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Wolves In The Throne Room - Celestial Lineage - 70%

ConorFynes, December 12th, 2011

Although the extreme and historically malefic genre of black metal has its origins largely traced back to Europe, the past decade has seen it shift to the North American continent. Among this new wave of black metal, it is possible that no band in the new scene has received as much attention from press as Olympia, Washington based act Wolves In The Throne Room. Without your typical church burnings and gruesome murders to attract attention, this collaboration between Weaver brothers Aaron and Nathan instead tries to negate the hateful agenda of their Norwegian contemporaries and aim for a self-proclaimed 'light' in their music; preaching a return to harmony and co-existence with nature, New Age paganism, and plenty of other stuff that the all-too significant hippie demographic of the black metal scene would be enthused by. On a musical level, the band has taken the roots of atmospheric black metal and put their own spin on it, one that runs parallel to, but can be distinguished somewhat from what black metal sounded like in the past. On top of their initial agenda, Wolves In The Throne Room has also changed their sound from album to album, with the debut 'Diadem Of 12 Stars' testing the waters, 'Two Hunters' taking ambitious leaps into ambient music and innovations with production, and the third record 'Black Cascade' taking a somewhat more straightforward approach to their style. 'Celestial Lineage' is the band's fourth record, and the apparent third and final album that Wolves In The Throne Room began with their second album. Although I canot call this a trump over my favourite Wolves album 'Two Hunters', this album's uncompromised return to their vast sound is exactly what I wanted from the band.

Although 'Black Cascade' came in between this, and 'Two Hunters', 'Celestial Lineage' feels like a sucessor to the band's second album; moving back to that grand atmosphere and vibe that I can only describe as that of 'vastness'. In many ways, I have the feeling here that Wolves In The Throne Room realized that they were in their greatest element iwith 'Two Hunters', and that there was more than enough potential with that album's sound to make another one. Keeping in mind that I did find 'Diadem Of 12 Stars' or 'Black Cascade' to be anything special, but consider 'Two Hunters' to be one of the greatest black metal albums ever, hearing this band go back to 'Two Hunters' is more than I could have asked of them. To answer the question that some may ask; no, it is not as good as 'Two Hunters', but to the band's credit, they have made their second best album here, and there are moments on 'Celestial' where their masterpiece does get a run for its money. 'Thuja Majus Imperium' seems to be a contender for the throne held by 'Vastness And Sorrow'; an epic opener that gently leads the listener in with chimes and a beautifully orchestrated ambiance. The fast pace of the band's black metal then kicks in, but there's still melodic beauty and atmosphere riding alongside the blastbeats. The other highlights here are 'Woodland Cathedral', which again seems like a sequel to 'Dia Artio' off of 'Two Hunters', and the slower paced closer 'Prayer Of Transformation', which focuses on an anthemic power. stunning ambiance, and affirmative atmosphere.None of the songs are particularly memorable on their own, but 'Celestial Lineage' gives a familiar experience, and one of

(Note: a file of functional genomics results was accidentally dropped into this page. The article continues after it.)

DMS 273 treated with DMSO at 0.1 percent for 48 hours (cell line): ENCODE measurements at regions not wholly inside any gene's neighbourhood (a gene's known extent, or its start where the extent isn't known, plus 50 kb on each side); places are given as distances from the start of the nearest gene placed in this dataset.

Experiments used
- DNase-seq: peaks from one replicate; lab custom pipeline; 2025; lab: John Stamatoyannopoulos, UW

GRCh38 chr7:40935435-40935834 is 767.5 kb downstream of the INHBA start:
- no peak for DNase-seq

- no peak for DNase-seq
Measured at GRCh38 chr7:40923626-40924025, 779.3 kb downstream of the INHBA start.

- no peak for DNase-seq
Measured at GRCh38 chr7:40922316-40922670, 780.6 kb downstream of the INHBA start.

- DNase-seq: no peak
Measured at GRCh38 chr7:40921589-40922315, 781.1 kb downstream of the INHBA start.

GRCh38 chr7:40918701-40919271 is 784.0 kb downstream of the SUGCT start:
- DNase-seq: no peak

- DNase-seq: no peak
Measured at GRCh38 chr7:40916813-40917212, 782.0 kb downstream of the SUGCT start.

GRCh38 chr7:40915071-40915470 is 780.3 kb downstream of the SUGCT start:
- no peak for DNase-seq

Its strength as an album aside, it does feel that Wolves In The Throne Room tried a little too hard to make another 'Two Hunters' with 'Celestial Lineage', and while this is a much better decision than rehashing either of the other two, the album has a bit of a hard time reaching out from underneath its older brother's shadow. Ideally, it would have been best to hear the band taking their past sound and doing something new and adventurous with it, but who am I to say; when it all comes down to the listening experience itself, Wolves In The Throne Room have made another great album.